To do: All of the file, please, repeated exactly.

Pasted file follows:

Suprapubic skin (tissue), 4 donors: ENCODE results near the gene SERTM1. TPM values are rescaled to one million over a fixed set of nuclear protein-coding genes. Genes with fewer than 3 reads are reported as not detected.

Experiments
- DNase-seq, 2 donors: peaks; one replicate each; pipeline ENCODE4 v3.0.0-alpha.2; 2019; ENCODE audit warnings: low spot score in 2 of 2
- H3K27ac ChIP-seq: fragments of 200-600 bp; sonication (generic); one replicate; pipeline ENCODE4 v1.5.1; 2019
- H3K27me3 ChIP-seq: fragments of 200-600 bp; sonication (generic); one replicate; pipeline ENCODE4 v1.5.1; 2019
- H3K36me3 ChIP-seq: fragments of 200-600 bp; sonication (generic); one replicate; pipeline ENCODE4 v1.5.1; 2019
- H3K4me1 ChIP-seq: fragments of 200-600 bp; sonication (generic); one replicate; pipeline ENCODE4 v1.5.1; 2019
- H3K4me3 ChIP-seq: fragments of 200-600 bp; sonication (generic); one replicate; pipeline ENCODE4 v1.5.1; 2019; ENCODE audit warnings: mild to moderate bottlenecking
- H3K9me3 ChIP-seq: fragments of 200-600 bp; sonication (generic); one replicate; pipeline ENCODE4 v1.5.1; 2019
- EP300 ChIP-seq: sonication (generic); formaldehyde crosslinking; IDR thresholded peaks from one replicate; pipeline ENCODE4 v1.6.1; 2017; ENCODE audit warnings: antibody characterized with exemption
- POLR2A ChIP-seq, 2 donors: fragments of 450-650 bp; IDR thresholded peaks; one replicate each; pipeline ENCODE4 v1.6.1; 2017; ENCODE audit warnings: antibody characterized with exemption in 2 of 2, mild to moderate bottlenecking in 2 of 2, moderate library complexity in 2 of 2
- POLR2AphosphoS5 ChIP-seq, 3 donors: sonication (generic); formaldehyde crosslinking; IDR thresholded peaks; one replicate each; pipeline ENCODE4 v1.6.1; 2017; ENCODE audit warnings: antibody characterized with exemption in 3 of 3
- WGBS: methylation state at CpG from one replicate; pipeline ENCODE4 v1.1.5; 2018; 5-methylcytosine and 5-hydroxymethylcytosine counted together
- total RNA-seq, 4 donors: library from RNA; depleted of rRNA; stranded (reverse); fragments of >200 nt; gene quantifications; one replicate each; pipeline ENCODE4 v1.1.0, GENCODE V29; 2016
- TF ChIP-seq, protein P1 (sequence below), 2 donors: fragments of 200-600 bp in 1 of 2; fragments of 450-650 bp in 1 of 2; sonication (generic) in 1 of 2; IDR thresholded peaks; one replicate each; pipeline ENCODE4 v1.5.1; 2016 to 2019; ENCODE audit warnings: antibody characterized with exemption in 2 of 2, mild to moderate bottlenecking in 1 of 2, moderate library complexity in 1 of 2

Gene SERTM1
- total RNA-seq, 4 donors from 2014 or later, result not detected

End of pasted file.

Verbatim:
Suprapubic skin (tissue), 4 donors: ENCODE results near the gene SERTM1. TPM values are rescaled to one million over a fixed set of nuclear protein-coding genes. Genes with fewer than 3 reads are reported as not detected.

Experiments
- DNase-seq, 2 donors: peaks; one replicate each; pipeline ENCODE4 v3.0.0-alpha.2; 2019; ENCODE audit warnings: low spot score in 2 of 2
- H3K27ac ChIP-seq: fragments of 200-600 bp; sonication (generic); one replicate; pipeline ENCODE4 v1.5.1; 2019
- H3K27me3 ChIP-seq: fragments of 200-600 bp; sonication (generic); one replicate; pipeline ENCODE4 v1.5.1; 2019
- H3K36me3 ChIP-seq: fragments of 200-600 bp; sonication (generic); one replicate; pipeline ENCODE4 v1.5.1; 2019
- H3K4me1 ChIP-seq: fragments of 200-600 bp; sonication (generic); one replicate; pipeline ENCODE4 v1.5.1; 2019
- H3K4me3 ChIP-seq: fragments of 200-600 bp; sonication (generic); one replicate; pipeline ENCODE4 v1.5.1; 2019; ENCODE audit warnings: mild to moderate bottlenecking
- H3K9me3 ChIP-seq: fragments of 200-600 bp; sonication (generic); one replicate; pipeline ENCODE4 v1.5.1; 2019
- EP300 ChIP-seq: sonication (generic); formaldehyde crosslinking; IDR thresholded peaks from one replicate; pipeline ENCODE4 v1.6.1; 2017; ENCODE audit warnings: antibody characterized with exemption
- POLR2A ChIP-seq, 2 donors: fragments of 450-650 bp; IDR thresholded peaks; one replicate each; pipeline ENCODE4 v1.6.1; 2017; ENCODE audit warnings: antibody characterized with exemption in 2 of 2, mild to moderate bottlenecking in 2 of 2, moderate library complexity in 2 of 2
- POLR2AphosphoS5 ChIP-seq, 3 donors: sonication (generic); formaldehyde crosslinking; IDR thresholded peaks; one replicate each; pipeline ENCODE4 v1.6.1; 2017; ENCODE audit warnings: antibody characterized with exemption in 3 of 3
- WGBS: methylation state at CpG from one replicate; pipeline ENCODE4 v1.1.5; 2018; 5-methylcytosine and 5-hydroxymethylcytosine counted together
- total RNA-seq, 4 donors: library from RNA; depleted of rRNA; stranded (reverse); fragments of >200 nt; gene quantifications; one replicate each; pipeline ENCODE4 v1.1.0, GENCODE V29; 2016
- TF ChIP-seq, protein P1 (sequence below), 2 donors: fragments of 200-600 bp in 1 of 2; fragments of 450-650 bp in 1 of 2; sonication (generic) in 1 of 2; IDR thresholded peaks; one replicate each; pipeline ENCODE4 v1.5.1; 2016 to 2019; ENCODE audit warnings: antibody characterized with exemption in 2 of 2, mild to moderate bottlenecking in 1 of 2, moderate library complexity in 1 of 2

Gene SERTM1
- total RNA-seq, 4 donors from 2014 or later, result not detected